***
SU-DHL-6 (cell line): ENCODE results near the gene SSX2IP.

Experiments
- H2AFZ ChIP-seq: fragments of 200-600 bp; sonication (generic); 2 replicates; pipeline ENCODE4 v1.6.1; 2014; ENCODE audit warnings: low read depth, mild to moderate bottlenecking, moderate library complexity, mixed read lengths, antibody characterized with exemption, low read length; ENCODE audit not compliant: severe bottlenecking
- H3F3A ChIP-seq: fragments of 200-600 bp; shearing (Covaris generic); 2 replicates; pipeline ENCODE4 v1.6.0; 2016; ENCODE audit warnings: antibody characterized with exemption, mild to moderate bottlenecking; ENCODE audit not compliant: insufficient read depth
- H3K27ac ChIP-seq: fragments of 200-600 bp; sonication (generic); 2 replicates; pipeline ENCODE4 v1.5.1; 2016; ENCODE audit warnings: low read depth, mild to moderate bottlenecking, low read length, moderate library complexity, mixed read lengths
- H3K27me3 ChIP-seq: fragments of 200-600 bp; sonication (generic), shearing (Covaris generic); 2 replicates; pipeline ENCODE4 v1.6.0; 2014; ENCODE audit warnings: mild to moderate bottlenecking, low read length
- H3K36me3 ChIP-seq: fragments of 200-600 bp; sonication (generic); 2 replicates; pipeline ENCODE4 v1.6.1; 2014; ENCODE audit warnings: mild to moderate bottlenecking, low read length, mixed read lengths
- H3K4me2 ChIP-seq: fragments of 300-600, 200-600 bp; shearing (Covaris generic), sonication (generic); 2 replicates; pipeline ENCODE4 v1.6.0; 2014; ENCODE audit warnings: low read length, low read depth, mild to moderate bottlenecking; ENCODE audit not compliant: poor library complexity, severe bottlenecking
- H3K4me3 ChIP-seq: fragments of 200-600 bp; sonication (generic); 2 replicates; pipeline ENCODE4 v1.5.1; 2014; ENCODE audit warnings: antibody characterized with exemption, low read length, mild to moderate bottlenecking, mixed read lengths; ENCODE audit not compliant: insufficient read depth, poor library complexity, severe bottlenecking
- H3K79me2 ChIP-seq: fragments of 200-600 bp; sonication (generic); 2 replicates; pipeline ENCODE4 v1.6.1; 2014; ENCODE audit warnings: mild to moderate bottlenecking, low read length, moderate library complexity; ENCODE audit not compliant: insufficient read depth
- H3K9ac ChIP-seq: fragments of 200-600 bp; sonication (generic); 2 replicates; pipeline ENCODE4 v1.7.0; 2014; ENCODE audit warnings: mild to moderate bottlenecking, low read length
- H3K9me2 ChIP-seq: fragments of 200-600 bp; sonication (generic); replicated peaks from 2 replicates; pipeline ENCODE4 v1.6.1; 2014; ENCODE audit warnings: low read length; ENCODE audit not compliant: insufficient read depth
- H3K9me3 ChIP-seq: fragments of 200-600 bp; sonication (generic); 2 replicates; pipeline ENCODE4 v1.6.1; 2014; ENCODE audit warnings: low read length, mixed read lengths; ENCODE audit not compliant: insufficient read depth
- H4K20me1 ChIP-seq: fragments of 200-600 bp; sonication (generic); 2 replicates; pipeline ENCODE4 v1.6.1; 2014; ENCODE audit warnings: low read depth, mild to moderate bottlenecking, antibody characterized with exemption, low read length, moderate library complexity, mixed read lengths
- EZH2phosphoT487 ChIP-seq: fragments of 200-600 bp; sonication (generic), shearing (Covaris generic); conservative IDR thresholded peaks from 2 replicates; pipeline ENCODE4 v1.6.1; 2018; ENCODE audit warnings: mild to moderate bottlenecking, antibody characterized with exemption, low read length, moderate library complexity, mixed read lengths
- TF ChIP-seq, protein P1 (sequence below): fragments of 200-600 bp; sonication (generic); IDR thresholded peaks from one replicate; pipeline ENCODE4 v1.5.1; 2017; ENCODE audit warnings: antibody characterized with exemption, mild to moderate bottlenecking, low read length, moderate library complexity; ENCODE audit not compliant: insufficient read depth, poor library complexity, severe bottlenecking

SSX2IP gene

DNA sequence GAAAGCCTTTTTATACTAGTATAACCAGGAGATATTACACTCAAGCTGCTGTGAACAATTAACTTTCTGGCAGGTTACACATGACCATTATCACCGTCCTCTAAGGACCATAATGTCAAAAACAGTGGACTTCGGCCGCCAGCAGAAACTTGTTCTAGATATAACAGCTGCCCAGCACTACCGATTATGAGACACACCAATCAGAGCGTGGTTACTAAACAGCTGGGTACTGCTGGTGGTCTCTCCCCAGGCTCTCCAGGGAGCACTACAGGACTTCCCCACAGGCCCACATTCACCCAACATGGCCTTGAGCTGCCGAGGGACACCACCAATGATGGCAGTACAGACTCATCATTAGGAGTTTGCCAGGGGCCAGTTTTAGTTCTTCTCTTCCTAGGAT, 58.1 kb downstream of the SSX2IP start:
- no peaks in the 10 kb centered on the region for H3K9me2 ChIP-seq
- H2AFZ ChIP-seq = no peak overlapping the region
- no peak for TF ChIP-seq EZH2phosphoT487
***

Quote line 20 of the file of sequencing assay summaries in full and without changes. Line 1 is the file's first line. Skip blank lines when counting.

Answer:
- H2AFZ ChIP-seq = no peak overlapping the region